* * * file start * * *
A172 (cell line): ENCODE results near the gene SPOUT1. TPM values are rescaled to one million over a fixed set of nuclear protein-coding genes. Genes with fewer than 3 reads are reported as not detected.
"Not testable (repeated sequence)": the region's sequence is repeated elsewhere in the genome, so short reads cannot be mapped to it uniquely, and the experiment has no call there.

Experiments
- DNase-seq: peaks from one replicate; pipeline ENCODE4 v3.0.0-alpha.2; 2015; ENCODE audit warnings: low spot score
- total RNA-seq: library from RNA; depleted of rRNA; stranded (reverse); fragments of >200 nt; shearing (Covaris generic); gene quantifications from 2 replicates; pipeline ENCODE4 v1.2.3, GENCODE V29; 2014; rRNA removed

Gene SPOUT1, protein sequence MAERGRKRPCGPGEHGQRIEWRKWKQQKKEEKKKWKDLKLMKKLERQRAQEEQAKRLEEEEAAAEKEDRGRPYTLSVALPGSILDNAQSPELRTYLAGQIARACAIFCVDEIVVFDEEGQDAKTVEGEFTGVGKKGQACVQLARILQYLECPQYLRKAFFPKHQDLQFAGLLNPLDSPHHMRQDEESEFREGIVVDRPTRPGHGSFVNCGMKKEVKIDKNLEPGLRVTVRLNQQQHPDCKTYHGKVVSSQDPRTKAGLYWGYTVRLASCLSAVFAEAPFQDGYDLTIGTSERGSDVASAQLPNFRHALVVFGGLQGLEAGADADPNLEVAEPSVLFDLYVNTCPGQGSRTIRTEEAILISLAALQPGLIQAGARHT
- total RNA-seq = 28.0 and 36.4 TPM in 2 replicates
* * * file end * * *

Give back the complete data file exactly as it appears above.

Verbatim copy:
A172 (cell line): ENCODE results near the gene SPOUT1. TPM values are rescaled to one million over a fixed set of nuclear protein-coding genes. Genes with fewer than 3 reads are reported as not detected.
"Not testable (repeated sequence)": the region's sequence is repeated elsewhere in the genome, so short reads cannot be mapped to it uniquely, and the experiment has no call there.

Experiments
- DNase-seq: peaks from one replicate; pipeline ENCODE4 v3.0.0-alpha.2; 2015; ENCODE audit warnings: low spot score
- total RNA-seq: library from RNA; depleted of rRNA; stranded (reverse); fragments of >200 nt; shearing (Covaris generic); gene quantifications from 2 replicates; pipeline ENCODE4 v1.2.3, GENCODE V29; 2014; rRNA removed

Gene SPOUT1, protein sequence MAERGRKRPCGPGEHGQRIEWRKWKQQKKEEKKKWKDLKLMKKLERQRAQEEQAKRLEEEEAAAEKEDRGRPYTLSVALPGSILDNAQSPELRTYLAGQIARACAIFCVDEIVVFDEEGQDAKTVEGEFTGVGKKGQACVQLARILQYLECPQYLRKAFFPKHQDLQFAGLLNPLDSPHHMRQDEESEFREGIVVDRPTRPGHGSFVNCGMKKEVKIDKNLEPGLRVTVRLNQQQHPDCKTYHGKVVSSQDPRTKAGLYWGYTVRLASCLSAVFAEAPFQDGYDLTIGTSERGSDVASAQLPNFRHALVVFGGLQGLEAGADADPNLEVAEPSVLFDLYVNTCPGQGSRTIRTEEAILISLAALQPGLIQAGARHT
- total RNA-seq = 28.0 and 36.4 TPM in 2 replicates